By the way I do not tolerate iron supplements at all...

    Folic acid doesn't have any effect on me. I cant tolerate metafolin, manganese. B6 helps with thick bile to some extent. Haven't tried B1 and B2. Worth a try.
     
  15. Calathea

    Calathea Senior Member

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    Gah, the browser just ate my message. I'm concerned that you are convinced that you have liver damage when you have clear liver function tests, no reason to suspect liver damage (sporadic pain in the gallbladder area doesn't mean you have long-term liver damage! Have you been checked out for gallstones, which are very common?), and have taken a very safe medication at very low levels. A nanogram dose is insignificant. There isn't actually a dose at which B12 is considered to be dangerous. (Apologies for saying there was earlier, I just realised I'd skipped a line and was reading the limit for B6.) I'm on 5mg daily of methycobalamin, as are many of us here, and have been for years. My B12 levels are within normal limits. Doctors are very happy to test B12 levels. Have you checked whether you get B12 from other sources, such as foods it occurs in naturally, foods fortified with it (not always obvious), multivitamins?

    Don't assume that getting symptom A around the time that you take supplement B means that B is causing A. It's hard to tell this at the best of times, and particularly hard for those of us with such a variable condition, where we can have a crash from pacing around while talking on the phone. If you are convinced that B12 is "poisoning" you, then you are likely to get a nocebo effect.

    You sound very anxious about all of this. Would it be easier to drop vitamin supplementation and focus on other ways of making yourself feel better? Sometimes a method of approaching ME is useful, sometimes it's more trouble than it's worth, and it's totally individual in terms of what works for whom, and which methods will cause undue stress.
     
    Last edited: Sep 25, 2015
  16. Gondwanaland

    Gondwanaland Senior Member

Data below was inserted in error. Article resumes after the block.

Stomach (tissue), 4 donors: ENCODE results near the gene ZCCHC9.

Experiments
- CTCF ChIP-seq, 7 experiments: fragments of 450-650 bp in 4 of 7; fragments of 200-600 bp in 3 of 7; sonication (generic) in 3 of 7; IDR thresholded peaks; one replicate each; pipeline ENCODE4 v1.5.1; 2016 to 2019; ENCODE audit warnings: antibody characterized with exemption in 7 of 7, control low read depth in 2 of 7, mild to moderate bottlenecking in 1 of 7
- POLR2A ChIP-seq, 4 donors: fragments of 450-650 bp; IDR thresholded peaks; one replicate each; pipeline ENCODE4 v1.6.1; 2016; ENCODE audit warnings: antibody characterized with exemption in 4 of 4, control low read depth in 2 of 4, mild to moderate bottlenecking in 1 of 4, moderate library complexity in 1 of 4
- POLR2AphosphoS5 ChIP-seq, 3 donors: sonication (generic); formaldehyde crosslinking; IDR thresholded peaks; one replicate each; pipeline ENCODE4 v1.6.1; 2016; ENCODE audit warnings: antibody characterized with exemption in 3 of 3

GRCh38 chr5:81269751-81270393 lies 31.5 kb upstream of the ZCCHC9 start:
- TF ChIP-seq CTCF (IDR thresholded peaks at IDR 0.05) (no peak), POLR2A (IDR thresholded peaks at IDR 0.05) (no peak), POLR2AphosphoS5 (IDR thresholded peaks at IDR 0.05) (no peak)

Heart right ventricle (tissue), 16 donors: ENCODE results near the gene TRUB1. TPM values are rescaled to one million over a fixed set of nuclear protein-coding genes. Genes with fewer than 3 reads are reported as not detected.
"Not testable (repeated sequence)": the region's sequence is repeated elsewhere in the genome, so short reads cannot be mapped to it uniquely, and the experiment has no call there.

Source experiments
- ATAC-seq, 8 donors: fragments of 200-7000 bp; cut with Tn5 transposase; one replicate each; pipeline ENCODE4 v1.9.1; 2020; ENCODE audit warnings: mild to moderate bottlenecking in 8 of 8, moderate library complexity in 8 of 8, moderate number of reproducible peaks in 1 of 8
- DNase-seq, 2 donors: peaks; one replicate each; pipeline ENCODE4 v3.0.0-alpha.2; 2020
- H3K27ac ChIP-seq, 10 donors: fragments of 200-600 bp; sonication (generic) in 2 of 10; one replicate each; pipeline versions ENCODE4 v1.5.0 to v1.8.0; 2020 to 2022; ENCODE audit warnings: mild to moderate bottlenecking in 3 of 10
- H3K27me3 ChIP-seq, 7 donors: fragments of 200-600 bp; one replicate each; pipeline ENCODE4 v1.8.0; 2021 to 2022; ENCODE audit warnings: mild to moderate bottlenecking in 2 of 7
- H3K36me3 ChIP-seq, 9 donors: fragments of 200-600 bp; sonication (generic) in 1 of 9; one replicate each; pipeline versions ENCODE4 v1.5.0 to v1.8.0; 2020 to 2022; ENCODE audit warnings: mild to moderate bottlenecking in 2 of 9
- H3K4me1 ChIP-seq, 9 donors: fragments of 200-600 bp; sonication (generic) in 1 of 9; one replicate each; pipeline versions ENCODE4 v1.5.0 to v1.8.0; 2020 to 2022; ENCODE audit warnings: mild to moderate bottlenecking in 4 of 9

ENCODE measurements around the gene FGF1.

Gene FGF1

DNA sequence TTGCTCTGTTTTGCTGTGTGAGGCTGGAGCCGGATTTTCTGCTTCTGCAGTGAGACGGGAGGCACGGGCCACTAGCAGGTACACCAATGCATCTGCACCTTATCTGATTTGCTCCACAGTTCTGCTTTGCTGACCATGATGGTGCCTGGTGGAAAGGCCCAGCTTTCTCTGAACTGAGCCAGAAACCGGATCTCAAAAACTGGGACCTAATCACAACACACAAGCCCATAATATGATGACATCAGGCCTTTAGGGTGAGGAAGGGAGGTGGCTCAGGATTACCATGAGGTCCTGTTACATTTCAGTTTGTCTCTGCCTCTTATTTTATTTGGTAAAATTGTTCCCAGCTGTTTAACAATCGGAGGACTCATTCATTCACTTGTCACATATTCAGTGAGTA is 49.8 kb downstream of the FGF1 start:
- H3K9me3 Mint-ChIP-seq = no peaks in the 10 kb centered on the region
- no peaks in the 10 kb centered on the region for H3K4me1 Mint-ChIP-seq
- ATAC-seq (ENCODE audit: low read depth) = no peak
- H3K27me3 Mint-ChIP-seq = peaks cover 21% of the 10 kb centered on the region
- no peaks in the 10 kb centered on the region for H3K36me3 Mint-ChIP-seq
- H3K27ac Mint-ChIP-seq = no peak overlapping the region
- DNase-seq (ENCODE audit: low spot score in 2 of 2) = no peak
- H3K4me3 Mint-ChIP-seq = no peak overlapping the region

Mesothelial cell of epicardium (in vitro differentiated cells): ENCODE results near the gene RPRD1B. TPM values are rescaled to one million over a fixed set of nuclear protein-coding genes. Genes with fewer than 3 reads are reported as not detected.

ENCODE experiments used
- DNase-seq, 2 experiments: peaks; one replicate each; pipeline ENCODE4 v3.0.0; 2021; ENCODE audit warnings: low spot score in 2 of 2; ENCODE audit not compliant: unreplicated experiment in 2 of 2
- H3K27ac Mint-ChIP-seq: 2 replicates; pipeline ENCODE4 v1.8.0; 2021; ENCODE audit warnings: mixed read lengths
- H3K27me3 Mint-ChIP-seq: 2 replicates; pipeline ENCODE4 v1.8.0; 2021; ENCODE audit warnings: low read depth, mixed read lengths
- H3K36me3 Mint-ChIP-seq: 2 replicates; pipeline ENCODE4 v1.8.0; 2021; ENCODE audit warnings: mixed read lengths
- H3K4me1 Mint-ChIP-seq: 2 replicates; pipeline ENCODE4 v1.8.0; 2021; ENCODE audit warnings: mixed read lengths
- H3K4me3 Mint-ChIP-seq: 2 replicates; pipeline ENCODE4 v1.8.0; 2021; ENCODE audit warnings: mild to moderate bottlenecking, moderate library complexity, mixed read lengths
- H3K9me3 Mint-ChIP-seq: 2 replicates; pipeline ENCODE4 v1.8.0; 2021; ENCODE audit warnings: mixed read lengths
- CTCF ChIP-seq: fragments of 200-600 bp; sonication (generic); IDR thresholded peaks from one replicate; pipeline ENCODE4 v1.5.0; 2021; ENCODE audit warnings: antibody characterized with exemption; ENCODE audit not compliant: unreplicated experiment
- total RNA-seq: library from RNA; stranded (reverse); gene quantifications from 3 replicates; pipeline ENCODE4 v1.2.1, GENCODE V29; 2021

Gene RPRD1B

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    You might be deficient in choline like my husband was. How many eggs a day do you eat?
     
  17. Aerose91

    Aerose91 Senior Member

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    I think this is where nutritional balancing can play a good role
     
  18. Little Bluestem

    Little Bluestem All Good Things Must Come to an End

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    According to a former member here, you make 5 million red blood cells per second. Iron from broken down blood cells is one thing that colors you stool brown. Pale stool may (or may not) indicate that you are not getting enough iron into your red blood cells, but using zinc and lead instead. These cells do carry oxygen, but not as well as normal ones, so you do not feel as well. You can search on zinc protoporphryn for more information.

    If this is the case, you probably have plenty, even too much, iron in your liver. It takes B2 (and some other things) to get the iron out of the liver. It takes B12 (and some other things) to get the iron into the blood cells.

    If you think this might be your problem, start B1, B2, B7, and manganese low and slow. If you go too high too fast you can create oxidative stress. After a few days add B6, B9, and B12 low and slow. At some point you should probably add the rest of the Bs.


    You may want to read the threads here on hair mineral testing and the B2 protocol.
     
    Gondwanaland likes this.
  19. Gondwanaland

    Gondwanaland Senior Member

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    Do not overlook B5. Add B5 and B3 in small amounts since these are pretty easy to get from food. If you tolerate, eating eggs might be a good idea (vit A, D, K other than some Bs).
     
  20. Luca_Toni

    Luca_Toni

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    According to several ultrasounds there's no stones in my gallbladder although MRT detected 'sludge'. To my knowledge sludge is thick, dense bile. Regarding multivitamins and B12 from other sources - it puzzled me for a while why my favourite multivitamin caused gallbladder pain. At some point I realized that probably it's because of 3 mcg of B12 in it. I tested this hypotesis with plain B12 and it turned out to be the case. So it seems that right now I'm really sensitive to B12 and therefore theory that I get plenty of B12 from some other source and then 3 mcg on top of it cause problems isn't plausible in my opinion. And about reasons to suspect liver damage - after initial acute problem with liver resolved I continued to perform ultrasound from time to time. And for about a year my liver steadily increased in size. Overall increase was 20% but size still was within norm. I would say that it's clear sign of some problem.

    Yeap, I'm very anxious about all of this:) But I'm just trying to develop some understanding of my health problems and then using this understanding as basis try overcome these problems. If I give up my current understanding how it advances my situation? What do you mean under 'other ways of making yourself feel better'? Something like cognitive behavioral therapy?